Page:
2. as has been stated, the wget fix is nothing but duct tape. It's ghetto and I freely admit that, but as of right now, it's a bit of duct tape that has kept my servers from hammering out crazy amounts of bandwidth due to scans/DOSs and psyBNCs. You really have to look at the level of "expertise" of the people pulling off these "hacks". They're script kiddies. They ahve zero clue of what they're doing, they just know they can run a script and own a box. If their script doens't work, they keep on scanning. As of yet, I haven't seen anything that puts it's own wget binary on the server (I'm sure it's out there, just not widespread as of yet.)

    We can either sit here and b*tch about what sw-soft should do, gripe about a fix not being "perfect" or we can do what we get paid to do and keep our boxes safe to the best of our abilities until something better comes along.

    I dunno about you, but my boxes have been just fine lately and I can now work on a better way to deal with this instead of spending my time cleaning up /tmp and killing ./stealth and ./bind processes.

    I apologize if I come off as harsh, but we really need to be realistic about these things and save the hate threads for when they're necessitated. :)
     
  11. atomicturtle

    atomicturtle Golden Pleskian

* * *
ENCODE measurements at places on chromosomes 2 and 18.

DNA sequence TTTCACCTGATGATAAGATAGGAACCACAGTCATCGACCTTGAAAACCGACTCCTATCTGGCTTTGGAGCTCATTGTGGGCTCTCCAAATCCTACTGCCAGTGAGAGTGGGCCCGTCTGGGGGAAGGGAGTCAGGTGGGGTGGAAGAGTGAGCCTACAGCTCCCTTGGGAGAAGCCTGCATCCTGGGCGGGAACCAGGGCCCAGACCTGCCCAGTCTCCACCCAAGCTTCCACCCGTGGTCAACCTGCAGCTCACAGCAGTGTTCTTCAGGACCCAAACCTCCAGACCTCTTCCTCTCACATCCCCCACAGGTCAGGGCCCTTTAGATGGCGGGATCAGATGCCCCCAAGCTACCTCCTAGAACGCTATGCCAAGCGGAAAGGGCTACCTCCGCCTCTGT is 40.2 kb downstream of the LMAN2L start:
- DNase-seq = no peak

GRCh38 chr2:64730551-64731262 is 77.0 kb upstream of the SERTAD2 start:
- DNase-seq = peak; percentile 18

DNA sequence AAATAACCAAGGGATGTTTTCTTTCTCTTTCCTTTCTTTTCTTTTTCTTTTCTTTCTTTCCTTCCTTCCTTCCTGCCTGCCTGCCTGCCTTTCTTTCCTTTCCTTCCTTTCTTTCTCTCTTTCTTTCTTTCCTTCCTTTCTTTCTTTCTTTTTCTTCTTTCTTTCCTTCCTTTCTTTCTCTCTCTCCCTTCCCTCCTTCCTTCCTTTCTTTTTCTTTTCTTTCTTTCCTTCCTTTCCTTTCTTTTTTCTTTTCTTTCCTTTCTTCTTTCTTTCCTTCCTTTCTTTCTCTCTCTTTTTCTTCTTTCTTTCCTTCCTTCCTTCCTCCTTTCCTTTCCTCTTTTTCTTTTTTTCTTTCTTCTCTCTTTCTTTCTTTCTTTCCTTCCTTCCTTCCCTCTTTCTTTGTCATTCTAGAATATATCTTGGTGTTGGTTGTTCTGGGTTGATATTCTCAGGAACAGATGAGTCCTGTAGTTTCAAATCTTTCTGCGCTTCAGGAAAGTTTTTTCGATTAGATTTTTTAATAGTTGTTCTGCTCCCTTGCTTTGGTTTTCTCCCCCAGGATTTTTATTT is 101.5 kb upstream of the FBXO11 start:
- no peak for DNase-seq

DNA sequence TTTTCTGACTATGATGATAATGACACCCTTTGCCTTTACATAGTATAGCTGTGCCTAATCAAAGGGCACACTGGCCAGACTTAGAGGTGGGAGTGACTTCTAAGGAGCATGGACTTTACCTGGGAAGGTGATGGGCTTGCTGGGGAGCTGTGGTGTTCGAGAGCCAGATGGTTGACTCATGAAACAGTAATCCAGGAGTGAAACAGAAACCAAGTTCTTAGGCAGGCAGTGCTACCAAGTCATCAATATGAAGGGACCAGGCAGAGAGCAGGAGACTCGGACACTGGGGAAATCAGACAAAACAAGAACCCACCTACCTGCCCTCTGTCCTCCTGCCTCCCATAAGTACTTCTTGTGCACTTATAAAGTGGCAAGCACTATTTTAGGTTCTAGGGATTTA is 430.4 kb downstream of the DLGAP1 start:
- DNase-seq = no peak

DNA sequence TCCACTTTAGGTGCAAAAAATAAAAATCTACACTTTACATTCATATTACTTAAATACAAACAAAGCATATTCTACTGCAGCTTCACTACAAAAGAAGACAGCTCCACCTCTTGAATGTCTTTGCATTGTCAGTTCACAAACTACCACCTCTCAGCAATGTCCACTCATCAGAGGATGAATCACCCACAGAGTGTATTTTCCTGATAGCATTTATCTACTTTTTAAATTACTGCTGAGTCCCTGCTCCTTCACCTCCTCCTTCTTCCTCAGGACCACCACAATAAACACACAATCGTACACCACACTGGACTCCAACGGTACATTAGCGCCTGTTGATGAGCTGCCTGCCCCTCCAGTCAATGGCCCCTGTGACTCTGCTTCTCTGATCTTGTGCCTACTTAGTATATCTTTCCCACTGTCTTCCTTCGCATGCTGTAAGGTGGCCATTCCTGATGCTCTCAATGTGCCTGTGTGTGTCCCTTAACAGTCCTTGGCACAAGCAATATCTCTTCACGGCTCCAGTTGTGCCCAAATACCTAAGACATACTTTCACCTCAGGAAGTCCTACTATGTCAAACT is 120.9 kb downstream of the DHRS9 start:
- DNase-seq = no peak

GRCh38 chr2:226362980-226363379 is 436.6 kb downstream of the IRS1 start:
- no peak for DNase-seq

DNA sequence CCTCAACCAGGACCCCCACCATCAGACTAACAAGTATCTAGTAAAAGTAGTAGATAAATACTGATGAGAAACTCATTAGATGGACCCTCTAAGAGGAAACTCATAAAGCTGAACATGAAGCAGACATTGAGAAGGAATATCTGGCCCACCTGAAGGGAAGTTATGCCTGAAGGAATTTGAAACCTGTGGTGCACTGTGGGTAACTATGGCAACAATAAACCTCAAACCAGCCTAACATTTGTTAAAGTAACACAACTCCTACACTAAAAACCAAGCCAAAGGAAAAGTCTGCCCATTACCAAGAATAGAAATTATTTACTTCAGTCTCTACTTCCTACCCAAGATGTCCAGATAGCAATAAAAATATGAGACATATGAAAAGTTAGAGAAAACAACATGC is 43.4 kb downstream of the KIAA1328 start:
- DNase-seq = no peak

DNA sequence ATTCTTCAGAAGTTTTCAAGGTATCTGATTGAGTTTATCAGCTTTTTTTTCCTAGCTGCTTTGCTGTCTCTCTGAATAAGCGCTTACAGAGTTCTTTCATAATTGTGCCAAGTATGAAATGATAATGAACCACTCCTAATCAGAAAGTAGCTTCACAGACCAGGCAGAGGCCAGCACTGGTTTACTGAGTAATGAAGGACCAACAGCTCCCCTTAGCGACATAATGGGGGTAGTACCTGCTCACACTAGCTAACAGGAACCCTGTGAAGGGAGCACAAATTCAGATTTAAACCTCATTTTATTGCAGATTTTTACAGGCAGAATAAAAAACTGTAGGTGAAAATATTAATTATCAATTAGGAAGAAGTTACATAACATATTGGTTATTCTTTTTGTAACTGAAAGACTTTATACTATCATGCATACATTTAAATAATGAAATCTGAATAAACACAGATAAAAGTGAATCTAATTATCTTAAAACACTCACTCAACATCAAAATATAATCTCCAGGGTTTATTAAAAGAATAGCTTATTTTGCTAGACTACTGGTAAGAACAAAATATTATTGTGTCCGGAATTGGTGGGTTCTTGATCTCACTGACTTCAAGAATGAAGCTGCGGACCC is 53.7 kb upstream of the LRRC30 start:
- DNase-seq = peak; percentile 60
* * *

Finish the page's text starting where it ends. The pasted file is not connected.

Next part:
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    You nailed it with the management nightmare of updating all your users apps, if you automatically update them all at once, you run the risk of knocking out the custom ones. Any kind of automatic updater is going to be application specific. Playing with noexec flags, or permissions on binaries was an equally difficult and ineffective method, so in comes the security-in-depth approach that we're using in ASL. Assume you cant fix the applications, and you cant educate your users. 1) Add in an IDS layer (a la mod_security/mod_dosevasive). This deals with known patterns of attack, this is called "Misuse detection" and while effective on known attacks, it shares the same weaknesses as anti-virus, in that it can only deal with known attacks on known applications. (not so great on custom apps, or if you dont keep it up to date) 2) harden the kernel. By adding in the ability to control the role of a particular account, you can implement much more simple but effective security policies. Two examples, the first is called Trusted Path Execution (TPE), which if you're familiar with the /tmp noexec idea this is the logical next generation. The idea of setting /tmp noexec is this, an attacker when exploiting your webapp will upload their exploit to /tmp and run it from their because they know the path and they know they can write to it. If it cant execute, then they cant get in. The shortcoming of course is that they can write their attack code to places other than /tmp, like /var/tmp, or the users home directory. TPE does the same thing, except its effect is "If the file isnt owned by root, it cannot run" . Meaning the attacker can upload their exploit anywhere, /tmp /var/tmp, the mail spool, the home dir, etc and it wont run. Furthermore the granularity on this is based off the user ID, you can enforce TPE on just specific users (apache in this case, this effectively mitigates the php attacks). Example #2, establishing a clearly defined role for an account, meaning you could dictate much more specific rules to the way a user can interact with the system, in a simple case of apache I would define its role as it can only bind to ports 80 and 443, except when it calls sendmail, in which case it could bind to port 25. These rules would prevent a spammer\ from uploading their own MTA and sending spam out on port 25, since apache isnt allowed to bind to that port, it would work similarly on an attacker uploading and trying to run a BNC irc proxy on port 1234. Consider that the Cliff's notes on kernel hardening (Im leaving out a lot!) The policy mechanism alone is far more powerful than Ive described here, and thats why its such a big deal with SELinux and Grsec. At any rate, if you're looking for more info on either, you can bone up on SELinux at www.nsa.gov/selinux/ (no joke, they're involved :p), and grsecurity.net